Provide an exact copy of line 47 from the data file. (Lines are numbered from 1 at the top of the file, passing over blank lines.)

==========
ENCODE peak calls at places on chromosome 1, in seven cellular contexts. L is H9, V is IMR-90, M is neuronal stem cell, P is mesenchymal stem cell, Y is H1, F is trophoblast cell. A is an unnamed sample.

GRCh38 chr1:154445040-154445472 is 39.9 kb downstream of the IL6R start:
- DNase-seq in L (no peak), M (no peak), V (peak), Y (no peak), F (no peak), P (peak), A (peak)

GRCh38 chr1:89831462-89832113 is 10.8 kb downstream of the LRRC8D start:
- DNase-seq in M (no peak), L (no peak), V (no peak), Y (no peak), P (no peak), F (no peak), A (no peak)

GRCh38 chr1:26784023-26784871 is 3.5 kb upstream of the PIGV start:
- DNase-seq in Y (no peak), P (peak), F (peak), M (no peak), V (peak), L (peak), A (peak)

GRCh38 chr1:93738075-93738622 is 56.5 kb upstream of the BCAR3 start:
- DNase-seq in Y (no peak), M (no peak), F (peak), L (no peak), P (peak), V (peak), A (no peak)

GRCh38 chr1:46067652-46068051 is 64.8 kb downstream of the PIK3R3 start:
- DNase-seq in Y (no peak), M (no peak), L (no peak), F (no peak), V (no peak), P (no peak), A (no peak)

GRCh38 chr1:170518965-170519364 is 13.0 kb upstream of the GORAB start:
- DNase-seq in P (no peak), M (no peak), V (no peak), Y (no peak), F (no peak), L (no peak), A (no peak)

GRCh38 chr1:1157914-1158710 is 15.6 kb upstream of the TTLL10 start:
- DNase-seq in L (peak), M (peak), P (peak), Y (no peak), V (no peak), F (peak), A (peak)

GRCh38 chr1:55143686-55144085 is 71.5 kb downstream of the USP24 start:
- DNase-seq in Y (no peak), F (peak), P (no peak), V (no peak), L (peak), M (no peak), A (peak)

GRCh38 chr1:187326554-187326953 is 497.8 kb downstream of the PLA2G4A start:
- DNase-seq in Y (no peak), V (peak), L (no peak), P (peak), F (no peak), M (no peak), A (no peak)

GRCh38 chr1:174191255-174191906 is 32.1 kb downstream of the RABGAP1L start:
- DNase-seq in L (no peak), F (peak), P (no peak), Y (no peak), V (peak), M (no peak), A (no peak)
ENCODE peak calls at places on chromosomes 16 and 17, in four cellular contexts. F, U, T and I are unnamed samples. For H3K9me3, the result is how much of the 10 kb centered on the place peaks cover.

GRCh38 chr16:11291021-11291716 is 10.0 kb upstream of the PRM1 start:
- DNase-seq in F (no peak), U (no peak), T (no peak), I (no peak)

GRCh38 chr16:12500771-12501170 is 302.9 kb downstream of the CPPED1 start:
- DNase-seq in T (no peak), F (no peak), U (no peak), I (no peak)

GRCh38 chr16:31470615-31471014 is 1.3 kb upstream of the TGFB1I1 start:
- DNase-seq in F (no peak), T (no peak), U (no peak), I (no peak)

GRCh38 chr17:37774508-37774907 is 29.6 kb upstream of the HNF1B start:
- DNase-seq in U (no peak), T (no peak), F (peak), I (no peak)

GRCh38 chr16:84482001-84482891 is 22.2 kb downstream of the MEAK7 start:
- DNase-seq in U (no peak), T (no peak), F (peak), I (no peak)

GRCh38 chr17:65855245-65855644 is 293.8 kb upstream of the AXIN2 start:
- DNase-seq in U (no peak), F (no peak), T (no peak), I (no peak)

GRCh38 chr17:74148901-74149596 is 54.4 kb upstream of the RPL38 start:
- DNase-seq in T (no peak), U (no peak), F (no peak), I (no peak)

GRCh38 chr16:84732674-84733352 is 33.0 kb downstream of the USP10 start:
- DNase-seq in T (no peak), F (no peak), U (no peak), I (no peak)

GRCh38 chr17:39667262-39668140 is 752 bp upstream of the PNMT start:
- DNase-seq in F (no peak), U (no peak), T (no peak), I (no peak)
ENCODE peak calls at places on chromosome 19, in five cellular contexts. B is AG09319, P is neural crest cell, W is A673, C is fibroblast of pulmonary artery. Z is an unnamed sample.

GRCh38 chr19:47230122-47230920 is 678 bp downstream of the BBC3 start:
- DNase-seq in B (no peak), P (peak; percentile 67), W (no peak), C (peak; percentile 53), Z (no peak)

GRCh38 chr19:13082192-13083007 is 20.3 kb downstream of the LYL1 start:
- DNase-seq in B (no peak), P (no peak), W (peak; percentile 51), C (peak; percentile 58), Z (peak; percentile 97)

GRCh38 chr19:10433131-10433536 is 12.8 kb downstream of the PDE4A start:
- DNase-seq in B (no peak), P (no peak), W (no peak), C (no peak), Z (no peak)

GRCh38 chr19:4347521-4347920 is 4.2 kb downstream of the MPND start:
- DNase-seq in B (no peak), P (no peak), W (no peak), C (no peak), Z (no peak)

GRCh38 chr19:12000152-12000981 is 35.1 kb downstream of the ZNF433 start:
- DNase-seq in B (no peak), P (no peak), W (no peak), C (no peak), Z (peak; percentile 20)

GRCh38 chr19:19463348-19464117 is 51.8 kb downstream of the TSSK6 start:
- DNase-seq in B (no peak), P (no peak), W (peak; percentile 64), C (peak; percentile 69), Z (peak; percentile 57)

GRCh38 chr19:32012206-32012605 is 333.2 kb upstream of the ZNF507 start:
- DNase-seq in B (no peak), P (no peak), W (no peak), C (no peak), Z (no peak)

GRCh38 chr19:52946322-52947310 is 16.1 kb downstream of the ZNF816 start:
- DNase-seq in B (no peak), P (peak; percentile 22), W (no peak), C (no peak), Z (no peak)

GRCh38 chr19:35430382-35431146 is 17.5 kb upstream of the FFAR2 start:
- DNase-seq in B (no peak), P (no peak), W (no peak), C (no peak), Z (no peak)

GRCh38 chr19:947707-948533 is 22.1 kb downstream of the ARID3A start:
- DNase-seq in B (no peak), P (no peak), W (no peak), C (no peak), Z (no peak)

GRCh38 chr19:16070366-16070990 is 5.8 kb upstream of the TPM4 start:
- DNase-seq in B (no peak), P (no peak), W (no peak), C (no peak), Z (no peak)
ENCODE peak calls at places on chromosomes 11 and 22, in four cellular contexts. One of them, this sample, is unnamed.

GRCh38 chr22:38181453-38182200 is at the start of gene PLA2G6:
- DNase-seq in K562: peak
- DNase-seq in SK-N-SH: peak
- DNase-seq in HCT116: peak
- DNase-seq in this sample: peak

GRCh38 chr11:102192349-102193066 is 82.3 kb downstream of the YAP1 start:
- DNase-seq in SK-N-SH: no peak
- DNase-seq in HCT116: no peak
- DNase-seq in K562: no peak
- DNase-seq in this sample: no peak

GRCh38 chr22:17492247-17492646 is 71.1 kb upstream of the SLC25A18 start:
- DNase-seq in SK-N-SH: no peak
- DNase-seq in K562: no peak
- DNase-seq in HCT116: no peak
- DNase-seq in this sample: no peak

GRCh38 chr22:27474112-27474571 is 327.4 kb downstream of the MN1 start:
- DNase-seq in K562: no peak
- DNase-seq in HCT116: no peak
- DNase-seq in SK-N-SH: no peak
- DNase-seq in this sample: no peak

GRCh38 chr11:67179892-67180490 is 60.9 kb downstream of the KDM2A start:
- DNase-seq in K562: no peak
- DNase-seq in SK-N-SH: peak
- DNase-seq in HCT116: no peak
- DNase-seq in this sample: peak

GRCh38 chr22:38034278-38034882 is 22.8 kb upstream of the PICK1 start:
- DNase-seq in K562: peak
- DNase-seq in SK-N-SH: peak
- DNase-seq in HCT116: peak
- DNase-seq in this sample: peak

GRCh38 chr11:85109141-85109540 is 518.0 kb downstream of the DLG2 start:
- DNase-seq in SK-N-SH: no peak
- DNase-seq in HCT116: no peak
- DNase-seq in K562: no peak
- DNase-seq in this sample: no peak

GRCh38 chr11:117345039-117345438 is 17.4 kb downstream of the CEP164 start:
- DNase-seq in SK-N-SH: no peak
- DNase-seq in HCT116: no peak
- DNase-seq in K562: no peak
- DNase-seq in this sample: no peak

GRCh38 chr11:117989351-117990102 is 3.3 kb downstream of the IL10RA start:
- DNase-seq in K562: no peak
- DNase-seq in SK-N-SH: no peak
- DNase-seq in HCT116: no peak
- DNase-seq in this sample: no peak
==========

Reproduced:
- DNase-seq in B (no peak), P (no peak), W (no peak), C (no peak), Z (no peak)